The most important and fundamental right that we have as Americans is the right to vote. But many people today believe our nation is experiencing extreme voter disillusionment, firmly rooted in a perceived lack of power in the hands of the voters.
For many years, Alabama’s voice in determining the major party Presidential nominees has been marked irrelevant by political strategists, media, and even the candidates themselves. This is a consequence of the timing of our primaries. In 2000 and 2004, our Presidential primaries took place in June, long after the nominating process had mostly run its course. In an attempt to address this dilemma, the Alabama Legislature moved our primary elections to February (2008), which did increase our relevance; however, the change was rather small, only slightly increasing state visits by legitimate presidential hopefuls in 2012 (March Primary).
The way the system functions today, Presidential candidates justifiably allocate 80 percent of their time and resources to the key swing states and regions. But that leaves many Southern voters struggling to maintain faith in the idea that candidates from either major party truly represent their interests and ideals.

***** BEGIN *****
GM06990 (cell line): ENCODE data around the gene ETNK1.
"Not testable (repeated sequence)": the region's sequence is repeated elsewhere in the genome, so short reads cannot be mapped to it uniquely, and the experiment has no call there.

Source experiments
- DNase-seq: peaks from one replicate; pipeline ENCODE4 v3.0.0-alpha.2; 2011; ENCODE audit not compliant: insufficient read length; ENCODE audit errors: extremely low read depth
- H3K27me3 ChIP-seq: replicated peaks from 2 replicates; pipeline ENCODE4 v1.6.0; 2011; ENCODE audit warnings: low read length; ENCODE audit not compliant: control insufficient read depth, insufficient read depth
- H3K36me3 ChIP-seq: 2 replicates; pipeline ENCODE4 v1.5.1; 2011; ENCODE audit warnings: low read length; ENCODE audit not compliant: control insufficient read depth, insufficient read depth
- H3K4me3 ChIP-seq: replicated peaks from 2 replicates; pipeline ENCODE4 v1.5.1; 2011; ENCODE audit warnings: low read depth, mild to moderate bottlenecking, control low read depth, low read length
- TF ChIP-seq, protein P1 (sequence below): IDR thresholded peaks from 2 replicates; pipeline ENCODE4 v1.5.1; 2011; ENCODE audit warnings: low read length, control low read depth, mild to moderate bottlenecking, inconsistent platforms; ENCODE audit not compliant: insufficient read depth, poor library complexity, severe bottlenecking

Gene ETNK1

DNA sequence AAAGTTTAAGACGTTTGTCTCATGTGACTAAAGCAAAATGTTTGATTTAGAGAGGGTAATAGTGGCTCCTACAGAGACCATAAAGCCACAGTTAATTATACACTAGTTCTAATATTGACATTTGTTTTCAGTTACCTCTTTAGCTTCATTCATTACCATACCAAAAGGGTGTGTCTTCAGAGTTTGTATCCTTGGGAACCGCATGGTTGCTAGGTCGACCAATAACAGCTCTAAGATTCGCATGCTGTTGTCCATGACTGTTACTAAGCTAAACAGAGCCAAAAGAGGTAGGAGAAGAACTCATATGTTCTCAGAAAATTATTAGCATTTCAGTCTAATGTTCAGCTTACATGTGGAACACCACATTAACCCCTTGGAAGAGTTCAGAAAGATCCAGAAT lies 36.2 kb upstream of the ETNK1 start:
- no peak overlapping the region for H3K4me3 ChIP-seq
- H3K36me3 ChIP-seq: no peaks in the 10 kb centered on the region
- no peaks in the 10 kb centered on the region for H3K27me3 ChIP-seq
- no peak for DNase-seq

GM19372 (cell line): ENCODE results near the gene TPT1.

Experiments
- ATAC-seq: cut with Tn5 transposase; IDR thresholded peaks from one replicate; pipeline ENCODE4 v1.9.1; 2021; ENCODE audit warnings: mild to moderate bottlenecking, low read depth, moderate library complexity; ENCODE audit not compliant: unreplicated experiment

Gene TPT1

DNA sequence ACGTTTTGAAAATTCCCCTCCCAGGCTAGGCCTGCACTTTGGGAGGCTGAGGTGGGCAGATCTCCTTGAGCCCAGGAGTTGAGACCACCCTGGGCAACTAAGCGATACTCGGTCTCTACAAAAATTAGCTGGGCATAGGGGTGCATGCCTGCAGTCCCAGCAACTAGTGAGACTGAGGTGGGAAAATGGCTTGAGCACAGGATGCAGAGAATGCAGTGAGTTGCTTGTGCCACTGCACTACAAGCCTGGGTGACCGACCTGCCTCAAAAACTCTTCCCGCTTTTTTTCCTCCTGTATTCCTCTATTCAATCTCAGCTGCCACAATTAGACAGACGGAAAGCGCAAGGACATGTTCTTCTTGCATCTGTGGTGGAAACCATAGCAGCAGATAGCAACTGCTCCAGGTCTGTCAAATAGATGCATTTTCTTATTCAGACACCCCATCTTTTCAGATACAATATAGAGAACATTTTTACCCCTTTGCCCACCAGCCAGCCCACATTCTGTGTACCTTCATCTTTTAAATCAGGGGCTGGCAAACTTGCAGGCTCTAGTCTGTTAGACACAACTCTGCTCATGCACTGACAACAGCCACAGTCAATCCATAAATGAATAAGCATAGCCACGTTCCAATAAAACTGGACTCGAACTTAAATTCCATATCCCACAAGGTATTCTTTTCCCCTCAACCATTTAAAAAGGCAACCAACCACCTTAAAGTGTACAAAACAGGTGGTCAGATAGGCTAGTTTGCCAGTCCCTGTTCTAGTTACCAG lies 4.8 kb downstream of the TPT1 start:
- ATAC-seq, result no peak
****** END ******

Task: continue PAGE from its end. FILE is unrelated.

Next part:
Recently, Alabama joined several other Southern states in a discussion that stemmed from this feeling that our voters are disconnected from the Presidential candidates with whom they are rarely able to engage. An idea was proposed to hold a single united primary election on March 8, 2016, which would greatly increase the attention necessary to win this region of the country because we would all be voting at one time.
A Southern Super Tuesday, or “SEC Primary” as some are calling it, would greatly increase the importance of the southeastern states to Presidential hopefuls. This consolidated election day would separate the South for the same reason that Iowa, New Hampshire, South Carolina and other states receive national attention.
The main goal of this effort is to create an environment that forces candidates to appeal to the an even larger and more complete constituency than they currently do. Southerners, and more specifically Alabamians, represent a largely conservative, working class group of voters, but because of the timing of our primary elections, our calls for more conservative candidates have gone unheard.
Different regions of our nation have different needs and different views, and if a candidate for the Presidency is compelled to spend more time getting to know our people, our issues, our problems, and our concerns, then I am confident that he or she will give more attention to our voices when they are raised after the election.
In 2016 our voice can be much louder by joining with other Southern states that are so often forgotten.
However, a new election day alone will not affect the necessary change, it will take an active and engaged electorate that, on March 8, 2016, resolutely expresses ownership of our most valued right as Americans: the right to select political leaders and put in office those who hold true to our values and our ideals.
As your Secretary of State and Chief Elections Official, I will do all that I can to help position the South — and more specifically Alabama — as a place that all Presidential candidates will make an effort to visit and meet our remarkable people.
John Merrill is Alabama Secretary of State – elect